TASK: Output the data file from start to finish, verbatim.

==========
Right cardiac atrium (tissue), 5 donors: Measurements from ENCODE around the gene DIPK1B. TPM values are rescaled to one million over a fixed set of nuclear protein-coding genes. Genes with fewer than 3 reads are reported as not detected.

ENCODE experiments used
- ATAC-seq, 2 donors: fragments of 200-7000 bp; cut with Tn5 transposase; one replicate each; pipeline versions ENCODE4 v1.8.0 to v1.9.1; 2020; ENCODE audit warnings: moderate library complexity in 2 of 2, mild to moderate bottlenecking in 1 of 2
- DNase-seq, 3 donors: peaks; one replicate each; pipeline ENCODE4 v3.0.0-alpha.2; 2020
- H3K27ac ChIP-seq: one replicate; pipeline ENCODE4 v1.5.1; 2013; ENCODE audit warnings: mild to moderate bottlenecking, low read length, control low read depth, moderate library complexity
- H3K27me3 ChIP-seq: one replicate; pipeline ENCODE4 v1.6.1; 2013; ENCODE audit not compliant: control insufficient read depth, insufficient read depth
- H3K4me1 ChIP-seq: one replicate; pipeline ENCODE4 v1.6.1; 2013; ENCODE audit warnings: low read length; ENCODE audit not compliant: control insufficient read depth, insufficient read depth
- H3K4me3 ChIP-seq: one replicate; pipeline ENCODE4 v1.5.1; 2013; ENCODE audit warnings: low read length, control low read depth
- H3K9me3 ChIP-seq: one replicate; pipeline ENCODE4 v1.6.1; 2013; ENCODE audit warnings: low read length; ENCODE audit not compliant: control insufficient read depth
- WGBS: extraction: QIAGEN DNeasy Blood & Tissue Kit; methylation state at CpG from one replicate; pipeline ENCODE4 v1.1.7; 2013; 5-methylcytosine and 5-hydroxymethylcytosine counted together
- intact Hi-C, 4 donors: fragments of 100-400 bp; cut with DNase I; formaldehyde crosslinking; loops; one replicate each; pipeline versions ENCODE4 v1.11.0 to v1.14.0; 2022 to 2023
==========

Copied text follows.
Right cardiac atrium (tissue), 5 donors: Measurements from ENCODE around the gene DIPK1B. TPM values are rescaled to one million over a fixed set of nuclear protein-coding genes. Genes with fewer than 3 reads are reported as not detected.

ENCODE experiments used
- ATAC-seq, 2 donors: fragments of 200-7000 bp; cut with Tn5 transposase; one replicate each; pipeline versions ENCODE4 v1.8.0 to v1.9.1; 2020; ENCODE audit warnings: moderate library complexity in 2 of 2, mild to moderate bottlenecking in 1 of 2
- DNase-seq, 3 donors: peaks; one replicate each; pipeline ENCODE4 v3.0.0-alpha.2; 2020
- H3K27ac ChIP-seq: one replicate; pipeline ENCODE4 v1.5.1; 2013; ENCODE audit warnings: mild to moderate bottlenecking, low read length, control low read depth, moderate library complexity
- H3K27me3 ChIP-seq: one replicate; pipeline ENCODE4 v1.6.1; 2013; ENCODE audit not compliant: control insufficient read depth, insufficient read depth
- H3K4me1 ChIP-seq: one replicate; pipeline ENCODE4 v1.6.1; 2013; ENCODE audit warnings: low read length; ENCODE audit not compliant: control insufficient read depth, insufficient read depth
- H3K4me3 ChIP-seq: one replicate; pipeline ENCODE4 v1.5.1; 2013; ENCODE audit warnings: low read length, control low read depth
- H3K9me3 ChIP-seq: one replicate; pipeline ENCODE4 v1.6.1; 2013; ENCODE audit warnings: low read length; ENCODE audit not compliant: control insufficient read depth
- WGBS: extraction: QIAGEN DNeasy Blood & Tissue Kit; methylation state at CpG from one replicate; pipeline ENCODE4 v1.1.7; 2013; 5-methylcytosine and 5-hydroxymethylcytosine counted together
- intact Hi-C, 4 donors: fragments of 100-400 bp; cut with DNase I; formaldehyde crosslinking; loops; one replicate each; pipeline versions ENCODE4 v1.11.0 to v1.14.0; 2022 to 2023